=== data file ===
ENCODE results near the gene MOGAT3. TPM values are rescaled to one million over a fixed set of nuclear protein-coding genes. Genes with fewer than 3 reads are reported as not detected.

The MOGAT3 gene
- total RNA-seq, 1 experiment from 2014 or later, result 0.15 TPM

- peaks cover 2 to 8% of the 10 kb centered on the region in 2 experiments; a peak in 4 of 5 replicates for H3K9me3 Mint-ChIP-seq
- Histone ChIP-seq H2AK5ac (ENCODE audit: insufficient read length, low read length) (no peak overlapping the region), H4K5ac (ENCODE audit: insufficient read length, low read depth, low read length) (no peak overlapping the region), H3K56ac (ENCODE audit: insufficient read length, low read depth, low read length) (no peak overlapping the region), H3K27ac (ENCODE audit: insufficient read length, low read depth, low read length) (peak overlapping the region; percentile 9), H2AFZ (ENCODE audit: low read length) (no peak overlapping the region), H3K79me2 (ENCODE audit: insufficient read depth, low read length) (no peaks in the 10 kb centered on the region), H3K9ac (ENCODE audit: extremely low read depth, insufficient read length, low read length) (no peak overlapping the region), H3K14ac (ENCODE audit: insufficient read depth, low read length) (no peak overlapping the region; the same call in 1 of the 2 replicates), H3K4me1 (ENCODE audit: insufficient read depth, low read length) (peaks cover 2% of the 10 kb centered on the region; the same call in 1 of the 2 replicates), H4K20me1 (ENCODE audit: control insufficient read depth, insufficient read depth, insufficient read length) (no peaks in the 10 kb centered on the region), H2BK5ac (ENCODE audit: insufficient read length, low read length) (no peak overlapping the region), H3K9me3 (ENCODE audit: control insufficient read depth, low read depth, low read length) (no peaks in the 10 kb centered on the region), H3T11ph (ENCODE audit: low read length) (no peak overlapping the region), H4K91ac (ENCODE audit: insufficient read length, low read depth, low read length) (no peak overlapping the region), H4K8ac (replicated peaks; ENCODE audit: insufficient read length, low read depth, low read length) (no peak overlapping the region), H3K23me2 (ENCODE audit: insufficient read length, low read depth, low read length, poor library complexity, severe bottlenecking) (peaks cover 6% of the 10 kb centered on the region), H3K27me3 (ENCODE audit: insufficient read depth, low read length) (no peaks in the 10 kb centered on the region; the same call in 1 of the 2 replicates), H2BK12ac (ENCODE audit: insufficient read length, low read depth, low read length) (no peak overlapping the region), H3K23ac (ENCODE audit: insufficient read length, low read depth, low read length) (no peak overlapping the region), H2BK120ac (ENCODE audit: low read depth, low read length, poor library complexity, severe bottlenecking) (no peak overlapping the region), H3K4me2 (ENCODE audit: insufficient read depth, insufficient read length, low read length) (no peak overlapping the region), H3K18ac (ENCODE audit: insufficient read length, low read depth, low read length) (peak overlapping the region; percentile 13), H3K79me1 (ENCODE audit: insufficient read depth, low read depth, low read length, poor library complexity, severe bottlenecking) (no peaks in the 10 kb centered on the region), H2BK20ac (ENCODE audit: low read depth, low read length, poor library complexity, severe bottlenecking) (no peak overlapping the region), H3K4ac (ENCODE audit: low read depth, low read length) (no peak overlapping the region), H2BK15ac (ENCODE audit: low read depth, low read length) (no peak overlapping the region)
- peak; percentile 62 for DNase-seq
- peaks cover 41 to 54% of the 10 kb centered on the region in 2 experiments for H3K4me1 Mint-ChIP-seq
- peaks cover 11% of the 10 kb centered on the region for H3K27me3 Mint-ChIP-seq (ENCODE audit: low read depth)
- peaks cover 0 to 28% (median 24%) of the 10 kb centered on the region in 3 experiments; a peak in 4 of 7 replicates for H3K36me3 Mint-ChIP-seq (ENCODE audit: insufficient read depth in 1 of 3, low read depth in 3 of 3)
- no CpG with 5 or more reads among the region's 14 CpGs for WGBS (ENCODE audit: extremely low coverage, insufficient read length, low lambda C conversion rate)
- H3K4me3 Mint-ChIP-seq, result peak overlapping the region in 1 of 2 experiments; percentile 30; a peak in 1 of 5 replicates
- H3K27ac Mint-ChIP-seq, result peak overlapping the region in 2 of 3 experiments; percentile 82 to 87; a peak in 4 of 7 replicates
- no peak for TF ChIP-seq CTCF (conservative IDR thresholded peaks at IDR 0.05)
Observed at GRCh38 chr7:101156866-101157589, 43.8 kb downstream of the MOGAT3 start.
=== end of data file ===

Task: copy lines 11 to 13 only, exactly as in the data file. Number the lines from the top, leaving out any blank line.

- H3K4me3 Mint-ChIP-seq, result peak overlapping the region in 1 of 2 experiments; percentile 30; a peak in 1 of 5 replicates
- H3K27ac Mint-ChIP-seq, result peak overlapping the region in 2 of 3 experiments; percentile 82 to 87; a peak in 4 of 7 replicates
- no peak for TF ChIP-seq CTCF (conservative IDR thresholded peaks at IDR 0.05)